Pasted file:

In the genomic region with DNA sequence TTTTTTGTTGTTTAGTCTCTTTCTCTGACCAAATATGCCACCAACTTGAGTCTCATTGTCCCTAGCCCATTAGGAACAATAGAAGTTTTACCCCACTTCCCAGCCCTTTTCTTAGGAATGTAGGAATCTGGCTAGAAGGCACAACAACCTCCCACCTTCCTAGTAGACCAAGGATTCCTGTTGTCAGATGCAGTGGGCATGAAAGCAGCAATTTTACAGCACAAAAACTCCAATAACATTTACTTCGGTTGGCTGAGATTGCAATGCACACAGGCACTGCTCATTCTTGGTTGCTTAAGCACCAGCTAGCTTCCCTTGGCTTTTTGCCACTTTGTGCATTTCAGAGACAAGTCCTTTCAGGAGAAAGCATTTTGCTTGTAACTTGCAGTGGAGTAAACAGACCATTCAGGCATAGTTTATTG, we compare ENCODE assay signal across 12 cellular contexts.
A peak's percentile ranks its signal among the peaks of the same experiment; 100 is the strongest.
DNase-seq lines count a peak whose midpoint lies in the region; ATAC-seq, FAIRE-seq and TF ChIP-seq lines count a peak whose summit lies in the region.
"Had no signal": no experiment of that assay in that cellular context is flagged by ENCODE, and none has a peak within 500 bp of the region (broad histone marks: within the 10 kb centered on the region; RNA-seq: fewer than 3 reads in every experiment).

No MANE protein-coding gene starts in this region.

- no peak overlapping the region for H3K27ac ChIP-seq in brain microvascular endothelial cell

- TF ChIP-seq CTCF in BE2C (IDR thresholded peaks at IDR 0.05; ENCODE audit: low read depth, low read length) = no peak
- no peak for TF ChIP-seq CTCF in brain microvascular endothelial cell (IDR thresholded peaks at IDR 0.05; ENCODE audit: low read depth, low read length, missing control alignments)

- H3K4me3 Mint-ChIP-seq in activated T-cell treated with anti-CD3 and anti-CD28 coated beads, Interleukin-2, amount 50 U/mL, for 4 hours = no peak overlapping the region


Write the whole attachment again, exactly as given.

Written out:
In the genomic region with DNA sequence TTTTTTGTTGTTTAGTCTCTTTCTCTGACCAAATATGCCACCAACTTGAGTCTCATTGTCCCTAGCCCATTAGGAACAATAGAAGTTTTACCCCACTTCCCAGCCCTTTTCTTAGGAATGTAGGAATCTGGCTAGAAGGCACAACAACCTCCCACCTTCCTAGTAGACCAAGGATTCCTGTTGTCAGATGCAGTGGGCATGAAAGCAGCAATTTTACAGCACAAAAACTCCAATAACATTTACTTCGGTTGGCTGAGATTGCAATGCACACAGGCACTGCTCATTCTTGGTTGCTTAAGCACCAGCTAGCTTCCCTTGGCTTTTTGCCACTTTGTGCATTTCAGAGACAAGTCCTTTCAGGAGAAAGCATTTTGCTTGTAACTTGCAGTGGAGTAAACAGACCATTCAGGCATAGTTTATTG, we compare ENCODE assay signal across 12 cellular contexts.
A peak's percentile ranks its signal among the peaks of the same experiment; 100 is the strongest.
DNase-seq lines count a peak whose midpoint lies in the region; ATAC-seq, FAIRE-seq and TF ChIP-seq lines count a peak whose summit lies in the region.
"Had no signal": no experiment of that assay in that cellular context is flagged by ENCODE, and none has a peak within 500 bp of the region (broad histone marks: within the 10 kb centered on the region; RNA-seq: fewer than 3 reads in every experiment).

No MANE protein-coding gene starts in this region.

- no peak overlapping the region for H3K27ac ChIP-seq in brain microvascular endothelial cell

- TF ChIP-seq CTCF in BE2C (IDR thresholded peaks at IDR 0.05; ENCODE audit: low read depth, low read length) = no peak
- no peak for TF ChIP-seq CTCF in brain microvascular endothelial cell (IDR thresholded peaks at IDR 0.05; ENCODE audit: low read depth, low read length, missing control alignments)

- H3K4me3 Mint-ChIP-seq in activated T-cell treated with anti-CD3 and anti-CD28 coated beads, Interleukin-2, amount 50 U/mL, for 4 hours = no peak overlapping the region